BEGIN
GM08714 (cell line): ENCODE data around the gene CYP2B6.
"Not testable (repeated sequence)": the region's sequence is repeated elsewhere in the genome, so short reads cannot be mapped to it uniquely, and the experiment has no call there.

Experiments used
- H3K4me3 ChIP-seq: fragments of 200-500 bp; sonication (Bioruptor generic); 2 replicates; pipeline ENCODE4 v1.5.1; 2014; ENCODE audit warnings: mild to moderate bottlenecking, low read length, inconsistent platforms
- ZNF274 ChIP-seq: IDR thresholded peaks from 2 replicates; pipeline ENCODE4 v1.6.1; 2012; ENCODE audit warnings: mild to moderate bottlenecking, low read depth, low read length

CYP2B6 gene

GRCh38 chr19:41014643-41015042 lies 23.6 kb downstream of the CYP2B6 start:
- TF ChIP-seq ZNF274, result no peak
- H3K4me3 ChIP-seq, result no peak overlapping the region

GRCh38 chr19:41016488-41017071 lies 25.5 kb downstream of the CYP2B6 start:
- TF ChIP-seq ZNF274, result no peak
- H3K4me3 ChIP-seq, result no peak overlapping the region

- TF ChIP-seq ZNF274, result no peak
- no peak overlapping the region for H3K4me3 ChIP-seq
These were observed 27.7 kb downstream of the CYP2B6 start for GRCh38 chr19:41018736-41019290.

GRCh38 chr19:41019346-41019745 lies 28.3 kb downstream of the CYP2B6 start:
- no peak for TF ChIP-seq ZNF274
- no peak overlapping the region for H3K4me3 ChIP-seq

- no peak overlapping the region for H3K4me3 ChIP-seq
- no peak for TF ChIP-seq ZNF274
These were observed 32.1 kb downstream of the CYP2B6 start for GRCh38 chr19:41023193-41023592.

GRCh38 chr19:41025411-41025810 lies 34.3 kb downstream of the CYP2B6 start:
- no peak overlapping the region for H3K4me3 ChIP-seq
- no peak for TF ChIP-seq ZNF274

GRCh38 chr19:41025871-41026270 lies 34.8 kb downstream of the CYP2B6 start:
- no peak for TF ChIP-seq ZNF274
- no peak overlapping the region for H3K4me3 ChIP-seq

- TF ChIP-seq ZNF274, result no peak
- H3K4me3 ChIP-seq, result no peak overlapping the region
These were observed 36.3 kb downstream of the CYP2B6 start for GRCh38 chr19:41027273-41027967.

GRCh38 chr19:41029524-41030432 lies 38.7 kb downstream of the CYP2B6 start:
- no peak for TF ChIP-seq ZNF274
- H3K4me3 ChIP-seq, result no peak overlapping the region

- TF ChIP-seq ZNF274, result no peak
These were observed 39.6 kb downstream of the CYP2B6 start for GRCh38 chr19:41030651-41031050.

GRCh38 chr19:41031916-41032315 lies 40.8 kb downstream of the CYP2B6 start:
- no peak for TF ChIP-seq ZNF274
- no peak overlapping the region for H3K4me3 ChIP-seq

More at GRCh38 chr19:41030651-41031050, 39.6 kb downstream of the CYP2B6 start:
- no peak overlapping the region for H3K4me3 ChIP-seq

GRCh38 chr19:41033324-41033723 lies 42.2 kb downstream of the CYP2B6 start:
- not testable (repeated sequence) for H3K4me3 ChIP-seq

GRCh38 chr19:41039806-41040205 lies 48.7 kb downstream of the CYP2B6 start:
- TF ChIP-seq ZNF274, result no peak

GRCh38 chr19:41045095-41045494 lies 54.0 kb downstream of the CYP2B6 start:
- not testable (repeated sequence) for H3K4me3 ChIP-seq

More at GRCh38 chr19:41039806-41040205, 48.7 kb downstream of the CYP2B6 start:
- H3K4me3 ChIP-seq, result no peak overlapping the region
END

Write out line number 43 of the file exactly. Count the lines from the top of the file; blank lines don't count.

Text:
GRCh38 chr19:41039806-41040205 lies 48.7 kb downstream of the CYP2B6 start: